This year, Mental Health Awareness Week starts today, 14 May, with a focus on stress.
Around 16 million people are affected by poor mental health every year and stress often plays a key role in making things feel worse. Stress can be defined as the degree to which you feel overwhelmed or unable to cope as a result of pressures that are unmanageable.
All sorts of situations can cause stress. Some of the most common involve work, money matters and relationships with partners, children or other family members. Stress may also be caused either by major upheavals and life events such as divorce, unemployment, moving house and bereavement, or by a series of minor irritations such as feeling undervalued at work. Sometimes there are no obvious causes. Some stress is normal but too much can be harmful.
Dr Ellen Wright, a local GP and chair of NHS Greenwich Clinical Commissioning Group, said:
“Physical health and mental health are often linked. For example, people recovering from a heart condition or cancer may also feel depressed or anxious.
“Feeling stressed can be part of everyday life. It can help you take action, feel more energised and get results. But when you’re overwhelmed by stress it may lead to mental health problems or make existing problems worse.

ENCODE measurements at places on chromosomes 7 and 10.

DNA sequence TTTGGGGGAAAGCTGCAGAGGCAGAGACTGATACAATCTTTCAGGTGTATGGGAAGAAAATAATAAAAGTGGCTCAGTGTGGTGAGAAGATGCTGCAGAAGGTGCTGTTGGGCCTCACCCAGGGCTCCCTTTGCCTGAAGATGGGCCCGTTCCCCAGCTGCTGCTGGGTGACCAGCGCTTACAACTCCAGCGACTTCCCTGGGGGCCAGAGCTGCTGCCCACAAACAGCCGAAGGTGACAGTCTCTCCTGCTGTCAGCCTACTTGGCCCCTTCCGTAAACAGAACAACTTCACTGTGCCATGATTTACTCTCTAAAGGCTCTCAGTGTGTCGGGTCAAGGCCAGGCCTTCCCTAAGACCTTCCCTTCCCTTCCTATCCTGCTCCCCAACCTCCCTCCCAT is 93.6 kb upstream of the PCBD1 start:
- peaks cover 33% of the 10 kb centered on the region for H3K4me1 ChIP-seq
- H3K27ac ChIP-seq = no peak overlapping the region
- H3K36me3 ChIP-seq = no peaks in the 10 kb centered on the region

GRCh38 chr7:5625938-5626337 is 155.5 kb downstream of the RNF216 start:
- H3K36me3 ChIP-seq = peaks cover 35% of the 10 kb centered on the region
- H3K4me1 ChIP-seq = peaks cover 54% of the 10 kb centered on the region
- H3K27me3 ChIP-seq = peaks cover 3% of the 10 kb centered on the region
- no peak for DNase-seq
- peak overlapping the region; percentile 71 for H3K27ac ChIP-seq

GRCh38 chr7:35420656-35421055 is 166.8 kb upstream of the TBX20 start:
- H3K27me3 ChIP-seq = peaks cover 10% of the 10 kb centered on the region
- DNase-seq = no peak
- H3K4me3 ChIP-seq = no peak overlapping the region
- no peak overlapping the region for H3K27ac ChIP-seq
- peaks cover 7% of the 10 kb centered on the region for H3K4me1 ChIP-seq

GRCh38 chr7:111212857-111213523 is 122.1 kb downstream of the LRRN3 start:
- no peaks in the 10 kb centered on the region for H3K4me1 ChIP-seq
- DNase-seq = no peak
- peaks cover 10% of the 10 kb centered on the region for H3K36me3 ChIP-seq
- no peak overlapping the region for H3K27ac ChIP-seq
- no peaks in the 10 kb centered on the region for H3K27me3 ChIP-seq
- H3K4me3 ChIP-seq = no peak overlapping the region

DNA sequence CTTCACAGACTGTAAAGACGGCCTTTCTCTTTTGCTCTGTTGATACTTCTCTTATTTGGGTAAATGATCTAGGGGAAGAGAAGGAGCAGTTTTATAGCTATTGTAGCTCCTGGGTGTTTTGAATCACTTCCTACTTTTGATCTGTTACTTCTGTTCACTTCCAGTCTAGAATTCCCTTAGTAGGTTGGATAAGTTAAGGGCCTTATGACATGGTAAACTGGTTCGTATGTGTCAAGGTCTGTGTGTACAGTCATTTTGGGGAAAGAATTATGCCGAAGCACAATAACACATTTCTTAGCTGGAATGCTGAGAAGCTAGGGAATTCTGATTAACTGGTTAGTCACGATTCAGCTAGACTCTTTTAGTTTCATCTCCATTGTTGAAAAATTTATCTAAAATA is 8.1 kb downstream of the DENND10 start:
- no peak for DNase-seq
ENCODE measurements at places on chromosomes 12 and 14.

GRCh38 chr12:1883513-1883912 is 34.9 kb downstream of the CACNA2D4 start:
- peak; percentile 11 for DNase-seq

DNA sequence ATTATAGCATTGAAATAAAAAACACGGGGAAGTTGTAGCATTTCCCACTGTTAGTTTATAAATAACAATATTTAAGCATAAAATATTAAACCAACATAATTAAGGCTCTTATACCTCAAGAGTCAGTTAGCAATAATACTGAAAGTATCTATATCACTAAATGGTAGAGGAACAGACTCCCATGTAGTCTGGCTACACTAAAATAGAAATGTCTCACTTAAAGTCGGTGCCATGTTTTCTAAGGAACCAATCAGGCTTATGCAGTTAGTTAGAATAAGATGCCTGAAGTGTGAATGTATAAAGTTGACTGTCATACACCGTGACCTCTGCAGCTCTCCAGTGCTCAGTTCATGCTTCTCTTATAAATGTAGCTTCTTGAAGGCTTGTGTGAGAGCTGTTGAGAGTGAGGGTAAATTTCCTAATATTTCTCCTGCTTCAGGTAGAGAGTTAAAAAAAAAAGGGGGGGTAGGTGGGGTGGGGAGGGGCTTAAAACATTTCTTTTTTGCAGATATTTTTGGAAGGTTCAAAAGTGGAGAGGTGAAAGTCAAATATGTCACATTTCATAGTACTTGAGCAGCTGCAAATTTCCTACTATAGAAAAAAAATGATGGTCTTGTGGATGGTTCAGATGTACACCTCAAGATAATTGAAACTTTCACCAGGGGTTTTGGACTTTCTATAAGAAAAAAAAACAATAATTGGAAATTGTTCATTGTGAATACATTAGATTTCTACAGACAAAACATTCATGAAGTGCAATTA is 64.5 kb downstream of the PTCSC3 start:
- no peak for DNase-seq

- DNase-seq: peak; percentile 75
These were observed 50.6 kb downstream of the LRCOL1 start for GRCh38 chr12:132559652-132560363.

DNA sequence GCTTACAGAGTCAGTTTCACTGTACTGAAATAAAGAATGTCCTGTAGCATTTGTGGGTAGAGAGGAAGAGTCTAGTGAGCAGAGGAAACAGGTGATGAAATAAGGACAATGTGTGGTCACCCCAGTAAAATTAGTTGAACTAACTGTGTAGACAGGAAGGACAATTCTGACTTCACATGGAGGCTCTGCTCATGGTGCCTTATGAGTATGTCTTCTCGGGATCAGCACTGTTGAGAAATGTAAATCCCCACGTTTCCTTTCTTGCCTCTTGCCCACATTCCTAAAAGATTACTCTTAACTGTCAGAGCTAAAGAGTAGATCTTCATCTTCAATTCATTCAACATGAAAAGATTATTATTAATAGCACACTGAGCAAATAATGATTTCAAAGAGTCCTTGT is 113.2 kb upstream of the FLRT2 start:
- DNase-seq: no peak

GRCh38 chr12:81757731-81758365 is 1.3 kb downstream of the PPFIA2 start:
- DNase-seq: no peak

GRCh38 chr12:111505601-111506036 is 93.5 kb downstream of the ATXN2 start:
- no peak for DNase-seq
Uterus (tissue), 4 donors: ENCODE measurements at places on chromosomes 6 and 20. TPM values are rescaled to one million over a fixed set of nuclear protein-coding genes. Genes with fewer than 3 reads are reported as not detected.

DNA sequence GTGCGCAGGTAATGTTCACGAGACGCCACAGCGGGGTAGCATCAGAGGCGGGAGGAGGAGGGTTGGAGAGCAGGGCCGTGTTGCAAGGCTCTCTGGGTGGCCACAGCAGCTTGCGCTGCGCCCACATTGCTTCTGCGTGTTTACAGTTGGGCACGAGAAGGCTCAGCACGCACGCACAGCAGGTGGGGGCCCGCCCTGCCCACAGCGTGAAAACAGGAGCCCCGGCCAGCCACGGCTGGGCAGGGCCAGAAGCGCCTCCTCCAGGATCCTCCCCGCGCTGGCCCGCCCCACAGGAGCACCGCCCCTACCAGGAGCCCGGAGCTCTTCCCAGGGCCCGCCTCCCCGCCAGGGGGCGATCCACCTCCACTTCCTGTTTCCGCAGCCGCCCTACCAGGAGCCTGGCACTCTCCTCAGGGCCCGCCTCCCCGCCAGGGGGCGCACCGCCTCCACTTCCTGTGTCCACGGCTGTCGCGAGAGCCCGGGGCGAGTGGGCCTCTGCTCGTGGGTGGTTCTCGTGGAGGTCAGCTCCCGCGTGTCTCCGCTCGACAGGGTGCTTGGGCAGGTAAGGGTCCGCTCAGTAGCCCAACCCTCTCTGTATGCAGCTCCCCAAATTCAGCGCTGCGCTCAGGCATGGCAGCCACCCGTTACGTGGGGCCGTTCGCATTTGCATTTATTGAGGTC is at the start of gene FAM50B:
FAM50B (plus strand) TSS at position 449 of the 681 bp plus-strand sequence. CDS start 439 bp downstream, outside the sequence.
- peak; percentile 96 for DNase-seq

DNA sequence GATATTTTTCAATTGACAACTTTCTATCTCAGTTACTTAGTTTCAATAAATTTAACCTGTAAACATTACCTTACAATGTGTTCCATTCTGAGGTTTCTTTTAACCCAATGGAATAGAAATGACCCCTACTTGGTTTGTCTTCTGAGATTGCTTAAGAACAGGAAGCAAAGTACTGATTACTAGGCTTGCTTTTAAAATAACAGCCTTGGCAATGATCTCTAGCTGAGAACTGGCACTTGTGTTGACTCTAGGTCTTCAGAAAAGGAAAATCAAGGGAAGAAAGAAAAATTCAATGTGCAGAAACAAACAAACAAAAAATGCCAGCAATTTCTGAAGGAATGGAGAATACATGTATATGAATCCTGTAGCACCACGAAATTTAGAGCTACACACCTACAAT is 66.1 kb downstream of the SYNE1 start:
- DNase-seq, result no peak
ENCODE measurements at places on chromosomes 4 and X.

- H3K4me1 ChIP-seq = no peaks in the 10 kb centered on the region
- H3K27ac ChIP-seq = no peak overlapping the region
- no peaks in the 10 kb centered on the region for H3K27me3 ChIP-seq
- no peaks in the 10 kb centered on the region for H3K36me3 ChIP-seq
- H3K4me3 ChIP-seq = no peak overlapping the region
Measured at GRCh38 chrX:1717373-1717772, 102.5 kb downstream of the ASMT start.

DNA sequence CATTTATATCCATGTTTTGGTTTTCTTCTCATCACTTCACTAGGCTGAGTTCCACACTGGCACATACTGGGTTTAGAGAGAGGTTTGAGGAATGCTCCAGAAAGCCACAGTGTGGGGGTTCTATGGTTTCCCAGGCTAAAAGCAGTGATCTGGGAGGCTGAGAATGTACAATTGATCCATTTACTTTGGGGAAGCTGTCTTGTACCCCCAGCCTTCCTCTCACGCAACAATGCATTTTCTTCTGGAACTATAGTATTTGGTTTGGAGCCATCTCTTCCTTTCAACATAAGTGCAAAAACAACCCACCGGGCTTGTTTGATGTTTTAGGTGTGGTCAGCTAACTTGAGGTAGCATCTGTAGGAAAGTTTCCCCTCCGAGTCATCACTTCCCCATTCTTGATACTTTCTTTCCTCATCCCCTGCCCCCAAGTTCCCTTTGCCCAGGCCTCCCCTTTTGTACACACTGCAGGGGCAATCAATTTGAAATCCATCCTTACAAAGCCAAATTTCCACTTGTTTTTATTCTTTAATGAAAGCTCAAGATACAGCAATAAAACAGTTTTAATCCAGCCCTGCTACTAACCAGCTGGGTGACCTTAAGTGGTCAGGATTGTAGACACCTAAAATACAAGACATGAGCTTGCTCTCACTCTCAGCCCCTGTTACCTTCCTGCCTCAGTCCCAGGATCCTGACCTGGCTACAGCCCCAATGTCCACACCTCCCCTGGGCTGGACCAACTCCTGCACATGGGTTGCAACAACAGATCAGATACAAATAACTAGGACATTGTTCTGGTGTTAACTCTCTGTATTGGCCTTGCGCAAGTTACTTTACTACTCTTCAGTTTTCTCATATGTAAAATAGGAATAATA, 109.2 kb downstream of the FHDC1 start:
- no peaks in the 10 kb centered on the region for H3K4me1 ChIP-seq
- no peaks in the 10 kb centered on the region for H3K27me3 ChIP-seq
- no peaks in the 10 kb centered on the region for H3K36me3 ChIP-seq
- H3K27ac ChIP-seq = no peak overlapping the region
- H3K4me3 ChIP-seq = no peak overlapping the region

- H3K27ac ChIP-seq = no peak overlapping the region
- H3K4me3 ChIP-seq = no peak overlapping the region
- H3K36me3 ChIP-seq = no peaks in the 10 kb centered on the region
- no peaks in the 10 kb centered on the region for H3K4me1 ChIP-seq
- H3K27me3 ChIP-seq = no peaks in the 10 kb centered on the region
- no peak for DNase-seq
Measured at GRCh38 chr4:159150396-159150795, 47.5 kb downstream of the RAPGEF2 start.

“Noticing what’s making us stressed helps us to learn how we can deal with it. Even if you can’t avoid certain situations, being prepared can help.
If you are worried about your mental health, you should make an appointment to speak to your GP.
In Greenwich, local people can also access a service called Time to Talk, part of a national programme known as Improving Access to Psychological Therapies.
People can be referred to the service by their GP or self-refer themselves for mild problems of anxiety or depression. It offers practical advice about simple measures people can take to improve their mood, deal with stress, anxiety and improve their well-being.
To access the service, visit the website.
If you or someone you know is experiencing a mental health emergency and is not already known to local mental health services, call the Oxleas 24-hour Mental Health Urgent Advice Line on 0800 330 8590.
If it is a crisis and you or someone you know are in need urgent assistance, you can also visit your local A&E department.
For more details on accessing mental health support through the NHS, click here.
For more details on stress, symptoms and things that you can do to help yourself, click here.
More information about Mental Health Awareness Week 2018 can be found here.
Mental Health Minute, Tuesday 10.59 am on Maritime Radio